The Yuji BC Series A60 High CRI Remote Phosphor LED Bulb CRI results

So what can you do with a high CRI bulb besides replacing your studio lights? well, after playing with these LEDs for a while we actually realized that there are quite a few things that people might want to do with them especially if they can use several of them together as they are not particularly strong.

  1. You can use them as practicals on set – if you don’t need the output but want to keep the color on your set just use one of those in any visible light fixture in your scene and you are set.
  2. You can use them to light your editing room – having high-quality lighting in the room where you are doing color-critical work is really important and is one of the things that we are going to use these bulbs for besides our studio.
  3. Use them as secondary lights – just like in our studio, if you have a location where you want to have some extra “ambient” light beside your main lights – using these bulbs can be super useful. However, you will need to use quite a few of them to make any sort of real impact. Luckily there are E26/E27 bulb splitters that you can buy inexpensively and hook up 3, 4 or even 5 bulbs together and produce a decent amount of light that can cover a room.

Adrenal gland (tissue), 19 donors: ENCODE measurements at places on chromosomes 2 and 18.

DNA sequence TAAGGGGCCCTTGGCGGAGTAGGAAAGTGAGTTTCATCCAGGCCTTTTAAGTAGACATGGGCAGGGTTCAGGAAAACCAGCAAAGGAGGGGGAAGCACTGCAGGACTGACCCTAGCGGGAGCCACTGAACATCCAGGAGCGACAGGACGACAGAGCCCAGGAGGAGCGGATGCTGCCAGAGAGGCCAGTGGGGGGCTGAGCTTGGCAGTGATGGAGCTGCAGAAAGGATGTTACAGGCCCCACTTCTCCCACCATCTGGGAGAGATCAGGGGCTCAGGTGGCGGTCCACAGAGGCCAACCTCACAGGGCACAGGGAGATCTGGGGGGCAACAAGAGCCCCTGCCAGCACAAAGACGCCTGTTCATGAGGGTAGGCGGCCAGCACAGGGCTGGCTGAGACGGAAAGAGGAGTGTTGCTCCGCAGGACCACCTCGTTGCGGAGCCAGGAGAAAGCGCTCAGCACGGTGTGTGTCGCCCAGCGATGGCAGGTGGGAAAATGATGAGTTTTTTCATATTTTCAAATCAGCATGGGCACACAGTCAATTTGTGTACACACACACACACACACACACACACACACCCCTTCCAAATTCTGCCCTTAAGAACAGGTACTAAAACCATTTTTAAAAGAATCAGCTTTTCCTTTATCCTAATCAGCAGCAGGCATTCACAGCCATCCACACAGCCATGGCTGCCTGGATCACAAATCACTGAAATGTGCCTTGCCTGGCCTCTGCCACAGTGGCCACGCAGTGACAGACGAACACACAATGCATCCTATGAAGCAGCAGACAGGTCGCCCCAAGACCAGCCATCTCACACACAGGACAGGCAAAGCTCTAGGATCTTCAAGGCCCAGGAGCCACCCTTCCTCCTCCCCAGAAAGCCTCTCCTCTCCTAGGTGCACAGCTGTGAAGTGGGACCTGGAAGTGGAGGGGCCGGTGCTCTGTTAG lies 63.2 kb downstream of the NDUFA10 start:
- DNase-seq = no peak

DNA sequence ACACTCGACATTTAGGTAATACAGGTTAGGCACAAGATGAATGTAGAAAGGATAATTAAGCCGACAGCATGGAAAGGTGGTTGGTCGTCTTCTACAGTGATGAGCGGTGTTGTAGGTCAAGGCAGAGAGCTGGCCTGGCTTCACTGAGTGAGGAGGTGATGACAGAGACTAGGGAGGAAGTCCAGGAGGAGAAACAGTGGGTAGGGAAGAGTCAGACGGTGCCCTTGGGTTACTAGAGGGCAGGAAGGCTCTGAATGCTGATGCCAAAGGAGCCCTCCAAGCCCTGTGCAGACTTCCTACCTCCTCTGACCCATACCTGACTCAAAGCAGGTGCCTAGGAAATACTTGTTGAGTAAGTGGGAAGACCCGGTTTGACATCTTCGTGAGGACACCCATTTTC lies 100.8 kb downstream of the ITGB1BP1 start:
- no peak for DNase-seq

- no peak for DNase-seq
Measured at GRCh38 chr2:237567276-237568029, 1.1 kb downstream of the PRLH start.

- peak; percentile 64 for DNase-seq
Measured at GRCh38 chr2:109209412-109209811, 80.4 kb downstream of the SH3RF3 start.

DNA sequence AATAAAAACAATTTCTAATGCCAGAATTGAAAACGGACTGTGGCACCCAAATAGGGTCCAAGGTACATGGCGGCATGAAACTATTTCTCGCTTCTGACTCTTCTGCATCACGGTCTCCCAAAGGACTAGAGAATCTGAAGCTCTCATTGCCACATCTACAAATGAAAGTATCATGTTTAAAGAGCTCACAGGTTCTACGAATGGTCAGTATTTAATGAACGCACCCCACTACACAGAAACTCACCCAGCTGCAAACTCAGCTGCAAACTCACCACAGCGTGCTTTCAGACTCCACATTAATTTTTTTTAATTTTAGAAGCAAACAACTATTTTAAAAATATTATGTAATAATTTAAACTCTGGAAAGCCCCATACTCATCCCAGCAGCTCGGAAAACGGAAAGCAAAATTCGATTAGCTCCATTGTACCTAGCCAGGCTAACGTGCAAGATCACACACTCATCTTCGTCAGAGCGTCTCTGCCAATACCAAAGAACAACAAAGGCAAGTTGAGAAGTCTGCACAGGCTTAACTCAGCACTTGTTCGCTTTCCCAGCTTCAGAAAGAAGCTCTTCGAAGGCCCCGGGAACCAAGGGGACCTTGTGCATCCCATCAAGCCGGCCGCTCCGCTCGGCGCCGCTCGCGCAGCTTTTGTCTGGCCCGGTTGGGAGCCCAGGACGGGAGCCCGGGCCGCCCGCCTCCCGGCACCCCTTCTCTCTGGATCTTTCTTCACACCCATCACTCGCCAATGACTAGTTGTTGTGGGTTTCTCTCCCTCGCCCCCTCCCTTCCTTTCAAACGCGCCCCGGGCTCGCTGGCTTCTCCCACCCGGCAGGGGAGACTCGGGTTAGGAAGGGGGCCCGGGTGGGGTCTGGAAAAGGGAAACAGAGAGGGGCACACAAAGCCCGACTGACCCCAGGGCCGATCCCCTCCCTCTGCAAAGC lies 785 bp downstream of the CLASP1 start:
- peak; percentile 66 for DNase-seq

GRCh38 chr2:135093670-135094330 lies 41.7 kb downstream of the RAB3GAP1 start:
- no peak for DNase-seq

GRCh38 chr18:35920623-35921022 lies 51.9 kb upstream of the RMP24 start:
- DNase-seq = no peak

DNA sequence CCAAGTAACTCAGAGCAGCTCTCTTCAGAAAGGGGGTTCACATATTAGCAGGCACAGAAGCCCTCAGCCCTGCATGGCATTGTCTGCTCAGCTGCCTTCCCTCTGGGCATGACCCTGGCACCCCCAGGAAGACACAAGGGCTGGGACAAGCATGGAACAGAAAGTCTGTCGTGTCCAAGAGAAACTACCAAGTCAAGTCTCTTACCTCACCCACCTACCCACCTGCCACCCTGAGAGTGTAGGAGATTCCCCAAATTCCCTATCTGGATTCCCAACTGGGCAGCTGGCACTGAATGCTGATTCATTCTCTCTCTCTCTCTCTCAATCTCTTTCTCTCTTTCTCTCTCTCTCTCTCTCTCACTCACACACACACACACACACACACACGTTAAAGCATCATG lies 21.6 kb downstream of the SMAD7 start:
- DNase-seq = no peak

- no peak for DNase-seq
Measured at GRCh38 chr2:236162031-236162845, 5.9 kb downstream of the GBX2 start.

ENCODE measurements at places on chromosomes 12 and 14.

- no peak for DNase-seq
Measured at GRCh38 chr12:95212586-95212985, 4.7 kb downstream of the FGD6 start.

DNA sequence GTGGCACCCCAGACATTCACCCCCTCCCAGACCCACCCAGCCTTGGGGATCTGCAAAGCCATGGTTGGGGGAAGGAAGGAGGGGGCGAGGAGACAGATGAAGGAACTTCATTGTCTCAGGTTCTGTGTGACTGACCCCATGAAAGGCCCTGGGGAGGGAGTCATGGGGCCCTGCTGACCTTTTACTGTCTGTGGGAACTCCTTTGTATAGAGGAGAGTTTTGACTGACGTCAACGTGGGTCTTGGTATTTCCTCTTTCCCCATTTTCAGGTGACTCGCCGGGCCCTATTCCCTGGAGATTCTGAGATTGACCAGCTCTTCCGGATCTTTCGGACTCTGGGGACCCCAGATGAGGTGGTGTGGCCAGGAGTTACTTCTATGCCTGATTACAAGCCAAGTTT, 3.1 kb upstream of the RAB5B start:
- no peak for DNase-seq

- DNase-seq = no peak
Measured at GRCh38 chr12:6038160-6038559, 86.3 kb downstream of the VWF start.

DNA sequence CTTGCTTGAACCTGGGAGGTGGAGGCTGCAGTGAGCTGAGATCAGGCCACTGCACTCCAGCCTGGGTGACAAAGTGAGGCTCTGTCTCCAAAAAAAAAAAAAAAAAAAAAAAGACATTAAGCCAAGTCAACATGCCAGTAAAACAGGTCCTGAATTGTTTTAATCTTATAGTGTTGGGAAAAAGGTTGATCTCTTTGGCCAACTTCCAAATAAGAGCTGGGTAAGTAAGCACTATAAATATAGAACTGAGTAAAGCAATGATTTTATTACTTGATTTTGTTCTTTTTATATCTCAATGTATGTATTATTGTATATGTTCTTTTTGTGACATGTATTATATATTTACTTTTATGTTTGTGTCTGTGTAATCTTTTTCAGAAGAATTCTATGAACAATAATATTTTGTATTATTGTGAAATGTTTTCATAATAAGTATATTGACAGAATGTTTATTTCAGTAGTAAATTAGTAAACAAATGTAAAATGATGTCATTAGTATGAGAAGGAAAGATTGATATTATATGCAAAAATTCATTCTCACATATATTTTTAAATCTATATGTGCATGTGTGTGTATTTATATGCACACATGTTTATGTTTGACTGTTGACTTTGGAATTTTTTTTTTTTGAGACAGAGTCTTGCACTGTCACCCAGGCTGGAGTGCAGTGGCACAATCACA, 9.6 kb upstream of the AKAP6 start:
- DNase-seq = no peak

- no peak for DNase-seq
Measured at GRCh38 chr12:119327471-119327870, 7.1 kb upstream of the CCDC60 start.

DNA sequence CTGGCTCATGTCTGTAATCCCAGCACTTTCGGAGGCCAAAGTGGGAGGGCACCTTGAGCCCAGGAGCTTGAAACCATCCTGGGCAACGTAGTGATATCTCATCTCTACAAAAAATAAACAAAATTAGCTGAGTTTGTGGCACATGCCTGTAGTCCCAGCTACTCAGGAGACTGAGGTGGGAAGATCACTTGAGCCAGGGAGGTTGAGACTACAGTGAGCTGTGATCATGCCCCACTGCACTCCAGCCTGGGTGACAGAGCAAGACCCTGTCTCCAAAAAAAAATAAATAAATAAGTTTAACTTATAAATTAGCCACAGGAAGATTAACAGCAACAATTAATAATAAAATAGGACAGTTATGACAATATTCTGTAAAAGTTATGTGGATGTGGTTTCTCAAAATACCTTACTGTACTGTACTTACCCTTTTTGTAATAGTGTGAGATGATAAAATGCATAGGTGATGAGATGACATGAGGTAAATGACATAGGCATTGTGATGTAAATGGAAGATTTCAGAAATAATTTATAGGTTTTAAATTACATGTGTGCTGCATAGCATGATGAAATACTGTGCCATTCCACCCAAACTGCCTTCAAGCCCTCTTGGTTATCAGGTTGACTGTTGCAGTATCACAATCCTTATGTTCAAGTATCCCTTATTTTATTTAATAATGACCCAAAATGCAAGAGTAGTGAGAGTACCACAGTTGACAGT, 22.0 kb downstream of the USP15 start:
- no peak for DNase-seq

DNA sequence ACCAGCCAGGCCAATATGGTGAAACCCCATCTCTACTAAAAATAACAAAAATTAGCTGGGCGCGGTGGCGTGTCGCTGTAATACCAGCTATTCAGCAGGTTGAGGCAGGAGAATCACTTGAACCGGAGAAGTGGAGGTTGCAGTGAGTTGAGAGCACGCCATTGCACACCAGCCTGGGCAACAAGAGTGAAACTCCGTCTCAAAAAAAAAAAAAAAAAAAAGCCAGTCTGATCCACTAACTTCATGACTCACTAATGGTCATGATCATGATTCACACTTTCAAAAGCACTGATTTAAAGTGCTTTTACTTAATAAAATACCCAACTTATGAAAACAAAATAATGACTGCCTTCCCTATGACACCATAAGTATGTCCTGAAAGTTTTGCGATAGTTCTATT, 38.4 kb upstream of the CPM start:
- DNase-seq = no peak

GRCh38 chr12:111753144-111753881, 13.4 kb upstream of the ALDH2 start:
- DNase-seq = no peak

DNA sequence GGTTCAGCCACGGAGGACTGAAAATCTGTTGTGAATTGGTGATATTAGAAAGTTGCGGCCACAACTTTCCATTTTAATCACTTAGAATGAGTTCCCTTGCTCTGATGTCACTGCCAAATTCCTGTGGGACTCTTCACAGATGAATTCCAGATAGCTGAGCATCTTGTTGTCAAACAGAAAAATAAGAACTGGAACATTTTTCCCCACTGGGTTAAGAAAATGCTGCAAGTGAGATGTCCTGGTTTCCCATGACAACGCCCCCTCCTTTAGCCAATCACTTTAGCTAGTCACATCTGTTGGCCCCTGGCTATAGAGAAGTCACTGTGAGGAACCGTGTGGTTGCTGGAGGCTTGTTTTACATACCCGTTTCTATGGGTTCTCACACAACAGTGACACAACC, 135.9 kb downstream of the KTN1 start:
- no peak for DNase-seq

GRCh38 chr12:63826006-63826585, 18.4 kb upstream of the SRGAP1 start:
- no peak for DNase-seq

4. Use them as fill light – this one was sort of unexpected but we quickly discovered while shooting a commercial for a vegan burger recently that we needed a tiny bit of fill light. We decided to use the Yuji LED and since it matches our Lishuai light in color and has a fantastic CRI it worked really well. The big bonus is that the bulb is super diffused so the light is very soft, just keep in might that to make any real change you will need to have it very close to your product – which isn’t always possible so this will only work in some situations.


We started this project simply looking for a product that can replace our studio ceiling lights for something with better color accuracy and discovered a fantastically versatile super high-quality type of lights that can do so many things.

Spending more than twice as much as you typically do on a lower power LED bulb (10W vs. 12W or even more) might sound like a bad deal but from our perspective as product and food photographers it is actually a bargain price for getting super high-quality colors in a form factor that can be used in so many ways and we can certainly highly recommend it if it falls into one of the use case scenarios that we previously mentioned.

The bulbs:

  • You can get the Yuji High CRI 10W LED Bulbs in packs of 4 (either 3000K/4000K/5000K) – on the Yuji site.
  • For more power get the larger form factor 36W (5600K only) bulb from the Yuji site.

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Iddo Genuth
Iddo Genuth is the founder and chief editor of LensVid.com. He has been a technology reporter working for international publications since the late 1990's and covering photography since 2009. Iddo is also a co-founder of a production company specializing in commercial food and product visual content.